The next morning, we set off with our guide and one other visitor. We had only been walking through the forest about one hour when we reached a group of chimps and researchers, and so began our morning of chimp tracking. We followed them as they swung from the trees, stopped briefly to eat, then ran off to their next destination. After about a half hour of following them (not incredibly easy, as they take routes over, under, and through thick brush that we can't nvaigate), they finally settled down and stayed in one place for awhile. We sat about four meters away from them while they groomed, ate, played, ate some more, and even mated! We were lucky enough that this group included an absolutely adorable seven-month-old chimp, who hyper-actively and clumsily played with another young chimp, swinging from trees, jumping on other chimps, and occasionally falling off the branches.
It is hard to put into words how incredible these primates are and what a special experience watching them in their natural habitat is. I'm sure most people have seen them in zoos, but seeing them in their own environment is a completely different story. They are our closest relatives--we share 98% of our genes with them--and this fact is apparent in the way they move, sit, lay down, interact with each other, and in their facial expressions when looking at each other or at us humans. They walk on all fours, but stark differences between us and chimps end there. At one point one of the males was laying on the ground, simply relaxing with his arms folded, fingers intertwined behind his head and legs crossed, ankle over knee, gazing up at the tree canopy--much the way you'd see a human lounging on the beach. They are completely aware of the humans who are watching them, but are unphased by it and carry on as if we were not there. We loved watching the way they groom each other, the way they make loud noises and whoop-whoop calls to communicate to each other where good food has been found, and of course the playful manner in which they interact. We saw happy, scared, and relaxed facial expressions that reminded us of ourselves. Even the way they simply scratch themselves or put an arm around a fellow chimp looked so familiar. We were surprised to see a male and female mate twice, mere meters away from us! Unfortunately, the act only lasted about two seconds-- not long enough for us to switch the camera to the video setting. We were also amazed to see how four younger males ran up to a larger, older male as he approached the area, put their arms around him and led him to a clearing where they sat him down and started grooming him--he is clearly a well-respected elder and therefore carefully and lovingly taken care of. We sat in awe and observed scenes like this for almost 90 minutes (visitors are only supposed to spend an hour with the same group at a time, but our guides clearly lost track of time...) until the chimps gradually moved on to another area.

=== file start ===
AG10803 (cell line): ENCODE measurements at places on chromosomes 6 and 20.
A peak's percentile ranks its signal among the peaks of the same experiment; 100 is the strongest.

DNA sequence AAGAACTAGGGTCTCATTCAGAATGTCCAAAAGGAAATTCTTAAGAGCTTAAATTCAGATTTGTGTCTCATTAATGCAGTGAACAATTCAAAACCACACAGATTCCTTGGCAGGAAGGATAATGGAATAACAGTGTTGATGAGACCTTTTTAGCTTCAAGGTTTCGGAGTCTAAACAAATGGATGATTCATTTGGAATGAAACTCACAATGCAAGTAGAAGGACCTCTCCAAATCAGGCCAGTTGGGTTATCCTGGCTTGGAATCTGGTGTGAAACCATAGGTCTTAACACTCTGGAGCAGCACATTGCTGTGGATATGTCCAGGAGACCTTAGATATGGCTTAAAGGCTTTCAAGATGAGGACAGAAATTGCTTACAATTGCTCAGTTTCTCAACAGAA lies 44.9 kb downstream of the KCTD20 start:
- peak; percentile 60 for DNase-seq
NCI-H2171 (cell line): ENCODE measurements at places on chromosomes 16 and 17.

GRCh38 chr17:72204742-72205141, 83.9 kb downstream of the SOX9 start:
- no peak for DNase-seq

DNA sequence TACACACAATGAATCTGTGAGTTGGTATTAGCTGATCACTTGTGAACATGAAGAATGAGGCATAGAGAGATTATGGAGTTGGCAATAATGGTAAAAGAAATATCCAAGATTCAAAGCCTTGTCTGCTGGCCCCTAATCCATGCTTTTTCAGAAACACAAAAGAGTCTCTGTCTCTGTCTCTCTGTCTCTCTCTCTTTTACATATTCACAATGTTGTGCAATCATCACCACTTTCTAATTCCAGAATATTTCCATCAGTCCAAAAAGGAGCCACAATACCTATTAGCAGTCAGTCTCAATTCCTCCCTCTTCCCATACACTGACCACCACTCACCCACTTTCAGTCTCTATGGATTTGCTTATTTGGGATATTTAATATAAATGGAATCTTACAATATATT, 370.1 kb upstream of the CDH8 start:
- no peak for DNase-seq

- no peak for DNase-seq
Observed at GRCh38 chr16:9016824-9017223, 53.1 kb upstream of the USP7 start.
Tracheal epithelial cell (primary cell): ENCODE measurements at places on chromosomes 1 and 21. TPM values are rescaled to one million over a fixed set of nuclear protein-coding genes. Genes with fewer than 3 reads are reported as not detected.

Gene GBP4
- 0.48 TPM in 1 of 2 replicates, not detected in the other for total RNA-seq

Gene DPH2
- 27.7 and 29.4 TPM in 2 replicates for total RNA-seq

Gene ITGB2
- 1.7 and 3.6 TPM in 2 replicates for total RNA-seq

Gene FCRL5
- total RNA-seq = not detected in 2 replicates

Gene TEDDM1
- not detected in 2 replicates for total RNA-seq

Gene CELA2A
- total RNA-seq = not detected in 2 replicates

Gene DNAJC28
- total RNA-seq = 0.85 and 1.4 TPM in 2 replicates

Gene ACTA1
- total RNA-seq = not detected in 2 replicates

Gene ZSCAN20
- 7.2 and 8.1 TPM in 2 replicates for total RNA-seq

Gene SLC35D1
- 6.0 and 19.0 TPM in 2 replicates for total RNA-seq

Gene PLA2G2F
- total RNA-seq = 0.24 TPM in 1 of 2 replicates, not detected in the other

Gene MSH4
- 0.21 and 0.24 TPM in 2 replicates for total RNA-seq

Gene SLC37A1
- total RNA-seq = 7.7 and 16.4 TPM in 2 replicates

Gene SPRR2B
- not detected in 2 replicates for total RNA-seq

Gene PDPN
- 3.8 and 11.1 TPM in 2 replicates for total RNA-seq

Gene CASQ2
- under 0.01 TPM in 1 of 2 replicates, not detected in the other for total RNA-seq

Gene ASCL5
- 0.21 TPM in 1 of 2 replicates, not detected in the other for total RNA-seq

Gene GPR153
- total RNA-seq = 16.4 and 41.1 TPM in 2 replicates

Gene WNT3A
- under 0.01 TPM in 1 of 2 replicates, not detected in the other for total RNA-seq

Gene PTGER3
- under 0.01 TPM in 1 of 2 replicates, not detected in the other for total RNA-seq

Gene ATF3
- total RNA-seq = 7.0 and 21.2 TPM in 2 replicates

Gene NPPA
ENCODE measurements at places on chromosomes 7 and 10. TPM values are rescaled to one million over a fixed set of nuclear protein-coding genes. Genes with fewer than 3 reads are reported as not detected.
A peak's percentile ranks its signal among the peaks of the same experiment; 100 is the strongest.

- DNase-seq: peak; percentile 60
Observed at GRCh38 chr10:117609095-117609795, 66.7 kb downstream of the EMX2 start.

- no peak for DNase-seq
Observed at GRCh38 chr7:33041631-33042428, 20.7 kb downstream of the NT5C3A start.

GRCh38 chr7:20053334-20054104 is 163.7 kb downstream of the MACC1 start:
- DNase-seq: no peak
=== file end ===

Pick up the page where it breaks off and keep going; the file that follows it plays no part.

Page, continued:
I'm not sure the photos or our description does the whole experience justice, but it was honestly the most incredible wildlife experience we've ever had. We can definitely understand how Jane Goodall dedicated her life to these awesome creatures, and are so humbled to have been able to spend some time with them here in their home.